Reddit Reddit reviews How to Brew: Everything you need to know to brew beer right the first time

We found 11 Reddit comments about How to Brew: Everything you need to know to brew beer right the first time. Here are the top ones, ranked by their Reddit score.

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How to Brew: Everything you need to know to brew beer right the first time
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11 Reddit comments about How to Brew: Everything you need to know to brew beer right the first time:

u/ammolite · 17 pointsr/beer

My fiance started brewing with a 1 gallon kit from Brooklyn Brew Shop. He liked their kits since they're all-grain and don't use extracts. The instructions are easy to follow, and there are some free videos available online as well. The beers he's made with the kits (I believe he's used four so far) have been pretty good, despite a few "user errors." (Trouble with filtration for one, accidental over-carbonation for another.) Mind you, the kit DOES NOT include bottles, caps, a capper, or the various pots/strainers/funnels you tend to need for brewing. You can purchase these items separately from Brooklyn Brew Shop's site, or poke around on Amazon.

Northern Brewer also sells a nice 1-gallon starter kit (it includes a capper, caps, and an auto-siphon for bottling, but doesn't have a thermometer like Brooklyn Brew Shop's kits). Their mixes use extracts, which some homebrewers aren't as fond of, but they are much higher quality than Mr. Beer. I've never used a Northern Brewer kit or tried a Northern Brewer beer, but I've heard good things. I've ordered supplies from the company twice before (big orders and bulky/awkward items) and they are an absolute pleasure to do business with. If nothing else, they're a great source for ordering additional supplies if you don't have a local homebrew shop.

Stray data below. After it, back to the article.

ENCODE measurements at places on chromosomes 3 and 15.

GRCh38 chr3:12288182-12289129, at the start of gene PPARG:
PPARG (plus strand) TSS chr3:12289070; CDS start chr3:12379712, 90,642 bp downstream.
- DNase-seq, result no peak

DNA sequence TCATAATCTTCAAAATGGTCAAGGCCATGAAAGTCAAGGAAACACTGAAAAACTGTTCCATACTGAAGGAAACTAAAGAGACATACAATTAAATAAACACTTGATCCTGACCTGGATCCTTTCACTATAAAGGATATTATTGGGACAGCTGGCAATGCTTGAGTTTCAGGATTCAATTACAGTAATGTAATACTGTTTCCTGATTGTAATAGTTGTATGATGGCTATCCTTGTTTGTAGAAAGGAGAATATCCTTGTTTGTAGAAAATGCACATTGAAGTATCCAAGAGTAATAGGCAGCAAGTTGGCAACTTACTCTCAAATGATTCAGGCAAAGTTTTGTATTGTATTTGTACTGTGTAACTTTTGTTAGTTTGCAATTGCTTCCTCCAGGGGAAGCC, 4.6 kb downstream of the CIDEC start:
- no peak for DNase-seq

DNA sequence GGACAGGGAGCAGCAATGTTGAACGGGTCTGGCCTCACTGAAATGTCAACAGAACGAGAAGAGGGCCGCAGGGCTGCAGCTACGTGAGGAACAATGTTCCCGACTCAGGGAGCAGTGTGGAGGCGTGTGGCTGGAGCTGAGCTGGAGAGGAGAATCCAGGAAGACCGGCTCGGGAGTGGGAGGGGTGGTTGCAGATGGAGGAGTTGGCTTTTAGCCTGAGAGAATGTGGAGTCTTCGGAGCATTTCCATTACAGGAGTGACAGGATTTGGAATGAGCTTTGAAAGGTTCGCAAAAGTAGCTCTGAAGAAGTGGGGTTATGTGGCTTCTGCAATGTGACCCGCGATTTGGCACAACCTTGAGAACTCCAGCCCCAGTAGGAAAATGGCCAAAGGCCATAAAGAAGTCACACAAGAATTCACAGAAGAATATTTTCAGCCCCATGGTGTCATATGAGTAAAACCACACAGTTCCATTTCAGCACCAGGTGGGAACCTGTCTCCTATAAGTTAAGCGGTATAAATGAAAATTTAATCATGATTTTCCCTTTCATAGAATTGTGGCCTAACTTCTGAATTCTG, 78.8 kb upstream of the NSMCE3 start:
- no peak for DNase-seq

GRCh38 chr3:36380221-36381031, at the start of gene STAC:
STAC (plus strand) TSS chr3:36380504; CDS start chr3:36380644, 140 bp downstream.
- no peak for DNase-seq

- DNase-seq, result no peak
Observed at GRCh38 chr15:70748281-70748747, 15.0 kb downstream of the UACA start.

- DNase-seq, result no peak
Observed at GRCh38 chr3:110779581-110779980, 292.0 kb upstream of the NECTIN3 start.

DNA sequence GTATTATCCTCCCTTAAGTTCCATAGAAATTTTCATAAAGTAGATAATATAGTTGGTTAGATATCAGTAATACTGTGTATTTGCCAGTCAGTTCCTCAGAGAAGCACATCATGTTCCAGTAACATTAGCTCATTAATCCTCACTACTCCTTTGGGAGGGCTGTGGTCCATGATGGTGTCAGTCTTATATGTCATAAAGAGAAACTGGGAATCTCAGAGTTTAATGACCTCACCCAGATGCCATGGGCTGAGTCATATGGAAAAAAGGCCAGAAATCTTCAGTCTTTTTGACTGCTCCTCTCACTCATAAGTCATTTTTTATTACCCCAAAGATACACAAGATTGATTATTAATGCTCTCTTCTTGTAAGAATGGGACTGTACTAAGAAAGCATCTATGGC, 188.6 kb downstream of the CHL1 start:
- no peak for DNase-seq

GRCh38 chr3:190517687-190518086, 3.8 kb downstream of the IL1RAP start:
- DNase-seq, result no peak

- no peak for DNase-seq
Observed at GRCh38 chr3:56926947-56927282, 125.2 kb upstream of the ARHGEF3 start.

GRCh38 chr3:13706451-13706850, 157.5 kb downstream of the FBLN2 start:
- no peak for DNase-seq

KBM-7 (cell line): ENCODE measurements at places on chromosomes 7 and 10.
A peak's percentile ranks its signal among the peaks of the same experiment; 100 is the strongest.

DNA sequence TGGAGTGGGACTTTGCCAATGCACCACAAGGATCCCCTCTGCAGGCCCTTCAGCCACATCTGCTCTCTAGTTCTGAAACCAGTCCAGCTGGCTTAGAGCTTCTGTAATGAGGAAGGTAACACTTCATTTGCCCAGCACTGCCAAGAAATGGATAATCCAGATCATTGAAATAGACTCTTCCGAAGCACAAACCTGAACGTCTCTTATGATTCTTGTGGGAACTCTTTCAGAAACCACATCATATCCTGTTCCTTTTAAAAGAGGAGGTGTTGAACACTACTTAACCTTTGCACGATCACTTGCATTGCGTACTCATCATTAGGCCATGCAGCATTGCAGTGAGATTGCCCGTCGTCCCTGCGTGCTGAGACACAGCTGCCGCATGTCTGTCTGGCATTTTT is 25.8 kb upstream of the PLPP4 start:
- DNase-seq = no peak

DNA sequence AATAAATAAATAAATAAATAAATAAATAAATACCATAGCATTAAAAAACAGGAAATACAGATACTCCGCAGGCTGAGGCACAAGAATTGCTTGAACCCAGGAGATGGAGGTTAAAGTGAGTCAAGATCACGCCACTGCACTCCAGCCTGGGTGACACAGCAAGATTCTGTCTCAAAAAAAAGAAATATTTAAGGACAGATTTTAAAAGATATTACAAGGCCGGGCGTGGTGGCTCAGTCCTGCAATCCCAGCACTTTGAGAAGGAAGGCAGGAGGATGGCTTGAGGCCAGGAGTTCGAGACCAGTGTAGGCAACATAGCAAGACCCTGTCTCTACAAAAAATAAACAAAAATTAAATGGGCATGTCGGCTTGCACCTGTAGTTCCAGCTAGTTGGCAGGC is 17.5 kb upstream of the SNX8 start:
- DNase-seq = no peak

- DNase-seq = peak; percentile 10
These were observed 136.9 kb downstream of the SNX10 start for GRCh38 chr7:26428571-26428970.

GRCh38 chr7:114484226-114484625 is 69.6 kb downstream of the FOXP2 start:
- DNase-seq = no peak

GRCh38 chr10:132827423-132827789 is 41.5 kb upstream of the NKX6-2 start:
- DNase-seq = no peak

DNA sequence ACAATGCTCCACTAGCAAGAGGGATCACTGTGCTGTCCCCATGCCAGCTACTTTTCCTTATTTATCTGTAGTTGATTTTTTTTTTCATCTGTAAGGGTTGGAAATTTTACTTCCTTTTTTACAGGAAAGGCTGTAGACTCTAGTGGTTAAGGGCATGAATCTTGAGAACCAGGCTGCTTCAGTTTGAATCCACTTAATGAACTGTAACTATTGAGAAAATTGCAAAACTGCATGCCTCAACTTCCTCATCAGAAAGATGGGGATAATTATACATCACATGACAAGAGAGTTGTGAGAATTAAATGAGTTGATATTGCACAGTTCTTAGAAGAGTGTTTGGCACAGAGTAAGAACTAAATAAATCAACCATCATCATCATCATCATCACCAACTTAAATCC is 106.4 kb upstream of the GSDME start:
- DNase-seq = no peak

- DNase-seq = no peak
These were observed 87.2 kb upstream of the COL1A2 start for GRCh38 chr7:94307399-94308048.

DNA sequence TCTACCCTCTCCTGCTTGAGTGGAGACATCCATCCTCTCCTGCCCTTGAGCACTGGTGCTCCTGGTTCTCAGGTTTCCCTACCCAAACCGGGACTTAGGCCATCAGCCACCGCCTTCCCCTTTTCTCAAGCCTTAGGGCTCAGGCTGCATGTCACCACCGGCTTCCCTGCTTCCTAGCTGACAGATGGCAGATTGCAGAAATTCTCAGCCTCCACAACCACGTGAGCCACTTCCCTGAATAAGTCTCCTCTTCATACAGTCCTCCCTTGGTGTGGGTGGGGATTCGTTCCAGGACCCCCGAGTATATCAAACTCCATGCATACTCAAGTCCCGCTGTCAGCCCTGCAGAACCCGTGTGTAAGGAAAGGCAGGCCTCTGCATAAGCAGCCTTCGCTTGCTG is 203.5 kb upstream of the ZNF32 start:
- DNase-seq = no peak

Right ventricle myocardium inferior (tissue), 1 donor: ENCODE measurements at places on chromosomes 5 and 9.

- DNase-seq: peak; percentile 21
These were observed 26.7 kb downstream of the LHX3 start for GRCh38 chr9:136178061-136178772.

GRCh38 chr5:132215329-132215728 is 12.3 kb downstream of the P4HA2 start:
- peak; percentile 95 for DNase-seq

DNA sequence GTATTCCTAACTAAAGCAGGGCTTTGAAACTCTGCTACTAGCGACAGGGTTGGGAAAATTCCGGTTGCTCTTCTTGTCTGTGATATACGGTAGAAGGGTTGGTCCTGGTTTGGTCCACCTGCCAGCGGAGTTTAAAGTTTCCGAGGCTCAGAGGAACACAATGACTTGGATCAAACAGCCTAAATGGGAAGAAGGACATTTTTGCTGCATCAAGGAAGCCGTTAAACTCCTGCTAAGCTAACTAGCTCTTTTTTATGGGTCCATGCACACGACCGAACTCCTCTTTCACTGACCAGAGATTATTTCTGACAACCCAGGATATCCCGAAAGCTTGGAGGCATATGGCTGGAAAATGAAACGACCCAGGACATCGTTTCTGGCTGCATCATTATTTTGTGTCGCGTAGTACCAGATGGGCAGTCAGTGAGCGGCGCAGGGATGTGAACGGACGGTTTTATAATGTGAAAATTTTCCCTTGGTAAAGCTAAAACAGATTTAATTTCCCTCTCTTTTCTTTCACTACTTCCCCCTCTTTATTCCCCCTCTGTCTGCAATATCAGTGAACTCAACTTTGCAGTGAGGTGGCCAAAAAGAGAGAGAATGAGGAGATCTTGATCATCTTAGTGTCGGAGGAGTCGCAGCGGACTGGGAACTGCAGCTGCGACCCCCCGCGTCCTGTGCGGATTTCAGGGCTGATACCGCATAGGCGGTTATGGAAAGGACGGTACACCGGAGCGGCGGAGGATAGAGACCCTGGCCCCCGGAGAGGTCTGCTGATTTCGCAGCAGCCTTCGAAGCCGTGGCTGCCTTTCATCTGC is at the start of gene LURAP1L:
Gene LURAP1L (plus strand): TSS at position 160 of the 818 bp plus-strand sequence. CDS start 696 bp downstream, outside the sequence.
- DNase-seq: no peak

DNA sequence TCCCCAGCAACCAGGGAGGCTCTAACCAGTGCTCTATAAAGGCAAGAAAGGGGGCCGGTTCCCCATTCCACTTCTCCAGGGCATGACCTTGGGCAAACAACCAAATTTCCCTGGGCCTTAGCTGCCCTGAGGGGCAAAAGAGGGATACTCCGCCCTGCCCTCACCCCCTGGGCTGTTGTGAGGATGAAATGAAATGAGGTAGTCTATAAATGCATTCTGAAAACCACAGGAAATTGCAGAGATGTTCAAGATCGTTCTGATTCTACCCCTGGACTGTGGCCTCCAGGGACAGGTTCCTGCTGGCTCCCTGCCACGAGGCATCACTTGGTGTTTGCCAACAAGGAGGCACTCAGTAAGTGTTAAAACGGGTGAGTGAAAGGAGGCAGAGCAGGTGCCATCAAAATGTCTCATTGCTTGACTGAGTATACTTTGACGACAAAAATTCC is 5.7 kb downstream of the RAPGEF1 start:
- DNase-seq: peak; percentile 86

If your boyfriend is really interested in homebrewing, you might want to consider getting him the book How to Brew by John J. Palmer. It's generally considered to be the most comprehensive book for new homebrewers. (

If he is NOT interested in homebrewing (he hasn't expressed a specific interest in brewing his own beer, and you simply think a homebrew kit would be an awesome present for a beer lover), you might want to rethink your gift. Enjoying craft beer and enjoying brewing beer are two separate things. While one does sometimes bleed into the other (you'd best like craft beer if you plan to make it in your kitchen), not all craft lovers enjoy brewing.

u/BroaxXx · 8 pointsr/portugal

Eu começava por conviver um bocado com o pessoal da cerveja para conhecer mais sobre cerveja, trocar impressões e umas dicas em pessoa.

No Porto:

u/snidemarque · 3 pointsr/Homebrewing

> brewing 5 gallons or less isn't worth it

Take that as a matter of opinion. Remember, this is a hobby. I do 5 gallon batches because I can and because it will be drank. For a 1 gallon, either extract or BIAB for size and space are great places to start and learn and require minimum investment.

I would pick up the book How to Brew, or first edition is free online but highly recommend the latest as it has updates to process.

Sidebar has a wealth of knowledge. I highly recommend starting there and visit the Daily Q&A for more information and to glean from others. Much might be over your head but give it time.